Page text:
Astrophys. J., 595, 151-166 (2003/September-3)
XMM-Newton and Chandra observations of the galaxy group NGC 5044. II. Metal abundances and supernova fraction.
BUOTE D.A., LEWIS A.D., BRIGHENTI F. and MATHEWS W.G.
Abstract (from CDS):
Using new XMM and Chandra observations, we present an analysis of the metal abundances of the hot gas within a radius of 100 kpc of the bright nearby galaxy group NGC 5044. Motivated by the inconsistent abundance and temperature determinations obtained by different observers for X-ray groups, we provide a detailed investigation of the systematic errors on the derived abundances considering the effects of the temperature distribution, calibration, plasma codes, bandwidth, Galactic NH, and background rate. The iron abundance (ZFe) drops from ZFe~1 Z☉ within R~50 kpc to ZFe~0.4 Z☉near R=100 kpc. This radial decline in ZFeis highly significant: ZFe=1.09±0.04(statistical)±0.05+0.18(systematic) in solar units within R=48 kpc (5') compared to ZFe=0.44±0.02(statistical)±0.10+0.13(systematic) in solar units over R=48-96 kpc (5'-10'). There is no evidence that the radial profile of ZFeflattens at large radius. The data rule out with high confidence a very subsolar value for ZFewithin R=48 kpc, confirming that previous claims of very subsolar central ZFevalues in NGC 5044 were primarily the result of the Fe bias, i.e., the incorrect assumption of spatially isothermal and single-phase gas when in fact temperature variations exist. Next to iron the data provide the best constraints on the silicon and sulfur abundances. Within R=48 kpc we obtain ZSi/ZFe=0.83±0.02(statistical)±0.02+0.07(systematic) and ZS/ZFe=0.54±0.02(statistical)±0.01+0.01(systematic) in solar units. These ratios (1) are consistent with their values at larger radii, (2) strongly favor convective deflagration models over delayed detonation models of Type Ia supernovae (SNe Ia), and (3) imply that SNe Ia have contributed 70%-80% of the iron mass within a 100 kpc radius of NGC 5044. This SN Ia fraction is also similar to that inferred for the Sun and therefore suggests a stellar initial mass function similar to that of the Milky Way. We mention that at the very center (R~2 kpc) the XMM and Chandra CCDs and the XMM Reflection Grating Spectrometer (RGS) show that the Fe and Si abundances drop to ~50% of their values at immediately larger radius analogously to that seen in some galaxy clusters observed with Chandra. We find the magnitude of this dip to be sensitive to assumptions in the spectral model, but if real it is difficult to reconcile with the expectation that metal enrichment from the stars in the central galaxy should result in a centrally peaked metal abundance profile in the hot gas.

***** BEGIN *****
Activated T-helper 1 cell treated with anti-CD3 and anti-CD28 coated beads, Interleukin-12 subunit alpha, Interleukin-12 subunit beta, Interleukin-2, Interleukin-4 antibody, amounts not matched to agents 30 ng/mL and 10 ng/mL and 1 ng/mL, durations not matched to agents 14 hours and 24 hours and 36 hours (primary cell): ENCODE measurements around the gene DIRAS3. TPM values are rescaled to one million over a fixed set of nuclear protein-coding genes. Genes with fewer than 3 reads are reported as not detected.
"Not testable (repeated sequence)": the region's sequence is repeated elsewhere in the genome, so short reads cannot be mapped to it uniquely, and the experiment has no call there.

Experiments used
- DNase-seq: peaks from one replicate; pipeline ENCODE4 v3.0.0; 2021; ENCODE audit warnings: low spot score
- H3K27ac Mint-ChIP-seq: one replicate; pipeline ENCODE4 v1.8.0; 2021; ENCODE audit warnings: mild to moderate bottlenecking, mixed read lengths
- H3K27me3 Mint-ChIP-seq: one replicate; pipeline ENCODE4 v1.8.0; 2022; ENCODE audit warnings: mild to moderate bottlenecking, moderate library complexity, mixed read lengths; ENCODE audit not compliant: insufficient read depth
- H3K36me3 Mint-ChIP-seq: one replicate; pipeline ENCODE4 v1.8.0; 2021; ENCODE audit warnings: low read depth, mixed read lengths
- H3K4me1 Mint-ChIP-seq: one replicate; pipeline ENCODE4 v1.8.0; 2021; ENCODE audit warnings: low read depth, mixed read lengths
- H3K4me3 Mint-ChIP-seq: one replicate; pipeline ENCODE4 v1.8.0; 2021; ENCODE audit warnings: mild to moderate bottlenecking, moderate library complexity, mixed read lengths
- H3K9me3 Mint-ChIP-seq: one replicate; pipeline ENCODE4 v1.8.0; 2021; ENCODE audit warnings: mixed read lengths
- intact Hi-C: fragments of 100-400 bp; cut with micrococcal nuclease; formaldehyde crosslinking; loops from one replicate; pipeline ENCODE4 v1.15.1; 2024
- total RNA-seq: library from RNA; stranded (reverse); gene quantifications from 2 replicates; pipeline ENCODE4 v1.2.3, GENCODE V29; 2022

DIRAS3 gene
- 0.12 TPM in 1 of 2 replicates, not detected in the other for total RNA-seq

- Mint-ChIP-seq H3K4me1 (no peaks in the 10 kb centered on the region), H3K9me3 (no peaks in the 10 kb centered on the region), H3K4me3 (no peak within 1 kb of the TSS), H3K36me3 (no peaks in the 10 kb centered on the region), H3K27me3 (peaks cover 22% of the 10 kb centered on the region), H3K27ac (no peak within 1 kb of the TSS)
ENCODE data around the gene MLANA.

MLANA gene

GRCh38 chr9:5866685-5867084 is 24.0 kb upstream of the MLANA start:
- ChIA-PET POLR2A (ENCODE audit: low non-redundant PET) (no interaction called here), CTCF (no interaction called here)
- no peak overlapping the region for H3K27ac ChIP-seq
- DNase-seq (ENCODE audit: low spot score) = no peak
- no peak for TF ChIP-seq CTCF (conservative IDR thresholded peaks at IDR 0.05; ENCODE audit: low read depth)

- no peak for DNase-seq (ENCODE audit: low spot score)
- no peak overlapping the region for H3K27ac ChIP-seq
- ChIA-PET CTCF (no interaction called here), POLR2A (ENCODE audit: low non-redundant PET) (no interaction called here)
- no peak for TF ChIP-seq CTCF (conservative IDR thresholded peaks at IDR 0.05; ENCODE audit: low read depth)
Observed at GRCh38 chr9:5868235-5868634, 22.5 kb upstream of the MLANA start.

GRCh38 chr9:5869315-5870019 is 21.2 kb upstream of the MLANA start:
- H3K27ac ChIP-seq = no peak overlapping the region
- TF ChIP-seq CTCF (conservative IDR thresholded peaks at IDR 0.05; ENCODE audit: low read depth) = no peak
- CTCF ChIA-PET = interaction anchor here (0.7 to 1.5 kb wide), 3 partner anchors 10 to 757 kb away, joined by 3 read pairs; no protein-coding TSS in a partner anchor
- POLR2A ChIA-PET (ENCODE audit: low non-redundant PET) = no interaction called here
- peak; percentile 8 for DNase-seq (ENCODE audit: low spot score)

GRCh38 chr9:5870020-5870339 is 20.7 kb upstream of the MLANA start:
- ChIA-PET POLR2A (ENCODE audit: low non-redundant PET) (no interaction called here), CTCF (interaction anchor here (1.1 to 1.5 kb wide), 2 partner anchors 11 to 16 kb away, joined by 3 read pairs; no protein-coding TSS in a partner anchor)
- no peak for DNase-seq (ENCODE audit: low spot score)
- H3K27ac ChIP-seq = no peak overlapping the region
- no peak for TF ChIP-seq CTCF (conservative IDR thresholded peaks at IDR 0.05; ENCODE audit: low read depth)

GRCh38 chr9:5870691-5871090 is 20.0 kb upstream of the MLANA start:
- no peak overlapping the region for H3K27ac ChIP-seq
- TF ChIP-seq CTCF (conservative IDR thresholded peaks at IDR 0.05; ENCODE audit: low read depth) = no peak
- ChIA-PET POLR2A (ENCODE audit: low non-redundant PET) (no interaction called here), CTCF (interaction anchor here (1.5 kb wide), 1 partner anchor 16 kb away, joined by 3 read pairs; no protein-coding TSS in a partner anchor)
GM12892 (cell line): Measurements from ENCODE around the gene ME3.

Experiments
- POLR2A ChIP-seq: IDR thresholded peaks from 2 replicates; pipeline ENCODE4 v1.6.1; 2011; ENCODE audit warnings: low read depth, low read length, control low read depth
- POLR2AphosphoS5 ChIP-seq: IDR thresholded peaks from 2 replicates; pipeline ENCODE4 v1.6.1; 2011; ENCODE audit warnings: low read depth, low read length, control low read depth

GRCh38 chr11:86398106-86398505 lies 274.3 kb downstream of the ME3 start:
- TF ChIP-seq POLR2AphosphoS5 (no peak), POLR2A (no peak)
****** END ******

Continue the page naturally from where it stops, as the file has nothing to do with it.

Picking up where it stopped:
Galaxies: Cooling Flows - Galaxies: Formation - Galaxies: Halos - Galaxies: Individual: NGC Number: NGC 5044 - X-Rays: Galaxies: Clusters
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